We get it, this can be really hard. However, people who are ready for management roles need to be ready to have tough conversations and to be transparent with leadership teams. Great leaders are open to dialogue and demonstrate humility. If the idea of having this conversation is too much to handle, then you need to explore whether or not you’re ready for a leadership role. If you really want to move up to the next rung on the career ladder, make sure that you’ve done everything you can to make it happen within your current organization before seeking out an opportunity elsewhere.

 

Job Searching Myth #4. Money is the #1 motivator for changing jobs—RIGHT? WRONG! (Sort of.)

Myths_4

 

Most of the candidates we work with aren’t motivated by money when they start job searching. They have typically experienced professionals who have been successful in their roles for at least five years—they are no longer just beginning after University, have well-established lifestyles, and are approaching the median to top bracket of what the market pays for their skills, role, and experience.

 

 

 

 

Most people we speak with who changed jobs solely for the money are miserable and looking for another job less than a year later. Instead of focusing solely on salary, the more critically important questions to ask yourself are:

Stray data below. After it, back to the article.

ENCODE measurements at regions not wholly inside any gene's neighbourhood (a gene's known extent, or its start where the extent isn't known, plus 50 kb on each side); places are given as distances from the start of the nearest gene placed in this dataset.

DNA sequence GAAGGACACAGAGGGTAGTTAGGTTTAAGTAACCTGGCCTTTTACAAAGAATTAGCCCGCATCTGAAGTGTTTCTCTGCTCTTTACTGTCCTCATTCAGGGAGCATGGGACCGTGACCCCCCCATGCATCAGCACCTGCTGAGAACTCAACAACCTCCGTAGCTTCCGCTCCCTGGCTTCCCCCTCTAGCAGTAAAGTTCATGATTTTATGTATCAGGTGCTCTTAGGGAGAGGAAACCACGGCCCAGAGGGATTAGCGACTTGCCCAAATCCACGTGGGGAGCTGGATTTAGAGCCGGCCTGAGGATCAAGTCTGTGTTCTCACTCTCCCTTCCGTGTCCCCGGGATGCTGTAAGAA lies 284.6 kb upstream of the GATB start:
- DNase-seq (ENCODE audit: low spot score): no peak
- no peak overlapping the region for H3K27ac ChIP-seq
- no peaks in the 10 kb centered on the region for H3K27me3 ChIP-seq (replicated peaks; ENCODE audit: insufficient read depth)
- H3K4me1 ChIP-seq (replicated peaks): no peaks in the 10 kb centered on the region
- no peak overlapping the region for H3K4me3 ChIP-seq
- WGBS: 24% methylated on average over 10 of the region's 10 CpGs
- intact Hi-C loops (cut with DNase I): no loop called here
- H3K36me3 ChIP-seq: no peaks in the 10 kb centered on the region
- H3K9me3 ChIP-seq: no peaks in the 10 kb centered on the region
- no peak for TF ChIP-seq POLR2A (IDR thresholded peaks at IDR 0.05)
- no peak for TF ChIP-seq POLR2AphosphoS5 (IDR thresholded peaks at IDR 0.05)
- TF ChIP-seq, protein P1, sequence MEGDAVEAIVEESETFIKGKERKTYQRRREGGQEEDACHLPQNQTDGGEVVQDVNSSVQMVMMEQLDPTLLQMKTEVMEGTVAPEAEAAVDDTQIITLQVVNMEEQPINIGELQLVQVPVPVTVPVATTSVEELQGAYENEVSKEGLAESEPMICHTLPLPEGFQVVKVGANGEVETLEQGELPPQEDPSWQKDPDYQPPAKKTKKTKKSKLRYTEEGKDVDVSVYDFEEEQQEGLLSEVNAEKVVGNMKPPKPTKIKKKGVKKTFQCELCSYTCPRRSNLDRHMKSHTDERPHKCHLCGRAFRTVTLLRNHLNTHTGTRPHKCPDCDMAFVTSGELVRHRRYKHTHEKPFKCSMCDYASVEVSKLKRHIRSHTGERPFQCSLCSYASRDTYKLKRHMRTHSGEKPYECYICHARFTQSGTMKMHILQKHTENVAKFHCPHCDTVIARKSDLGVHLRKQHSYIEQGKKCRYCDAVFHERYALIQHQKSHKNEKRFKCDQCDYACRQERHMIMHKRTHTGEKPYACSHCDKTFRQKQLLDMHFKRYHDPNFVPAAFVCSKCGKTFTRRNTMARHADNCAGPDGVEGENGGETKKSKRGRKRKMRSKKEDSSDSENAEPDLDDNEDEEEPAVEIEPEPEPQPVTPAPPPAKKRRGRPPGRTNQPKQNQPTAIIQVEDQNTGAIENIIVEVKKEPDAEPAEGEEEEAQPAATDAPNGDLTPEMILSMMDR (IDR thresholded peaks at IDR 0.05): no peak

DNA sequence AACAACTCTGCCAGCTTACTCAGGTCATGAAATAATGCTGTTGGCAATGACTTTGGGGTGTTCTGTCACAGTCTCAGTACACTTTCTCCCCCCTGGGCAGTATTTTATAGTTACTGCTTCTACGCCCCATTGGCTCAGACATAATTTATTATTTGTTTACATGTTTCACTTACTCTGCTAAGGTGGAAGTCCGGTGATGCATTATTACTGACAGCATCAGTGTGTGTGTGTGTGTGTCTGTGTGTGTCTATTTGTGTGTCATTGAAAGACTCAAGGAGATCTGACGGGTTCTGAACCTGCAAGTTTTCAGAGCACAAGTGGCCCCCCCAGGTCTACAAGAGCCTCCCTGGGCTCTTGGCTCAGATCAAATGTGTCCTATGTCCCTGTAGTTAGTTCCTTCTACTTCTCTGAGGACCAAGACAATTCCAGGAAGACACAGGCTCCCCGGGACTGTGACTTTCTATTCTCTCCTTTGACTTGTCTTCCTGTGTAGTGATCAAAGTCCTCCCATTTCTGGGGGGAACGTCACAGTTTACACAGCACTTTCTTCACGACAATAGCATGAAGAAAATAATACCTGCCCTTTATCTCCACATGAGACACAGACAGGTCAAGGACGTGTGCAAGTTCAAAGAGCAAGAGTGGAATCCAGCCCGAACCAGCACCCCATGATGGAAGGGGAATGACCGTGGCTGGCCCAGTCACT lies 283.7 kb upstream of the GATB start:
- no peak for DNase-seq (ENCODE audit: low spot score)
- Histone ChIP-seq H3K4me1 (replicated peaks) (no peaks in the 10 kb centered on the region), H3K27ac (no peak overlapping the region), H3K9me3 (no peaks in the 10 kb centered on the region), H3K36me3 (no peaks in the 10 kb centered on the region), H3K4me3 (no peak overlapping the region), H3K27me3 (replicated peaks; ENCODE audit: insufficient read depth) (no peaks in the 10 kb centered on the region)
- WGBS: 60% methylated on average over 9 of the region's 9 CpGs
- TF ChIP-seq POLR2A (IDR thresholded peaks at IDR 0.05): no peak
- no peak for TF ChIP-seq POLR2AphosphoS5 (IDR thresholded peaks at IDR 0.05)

1. Is this a job I want to do?
  2. Is this the group I want to do it with?

If the answer to both is no, there’s no amount of money that will make the stress and unhappiness you’ll be dealing with worth it.

Instead of making the conversation with a recruiter about money, think through the kind of situation you’re interested in hearing about. What is important to you in the type of role? The type of company? The long-term goal that you are trying to move towards? What skills are you trying to add to your toolkit (an especially important question if you are a designer, product manager, or engineer)? How valuable are those skills to you as it relates to money? If an AI vendor was willing to take a risk on you (with no AI skills) is that valuable enough to take a $5K dip in base, commute further to get to the office, or get bumped from four weeks' vacation back down to three?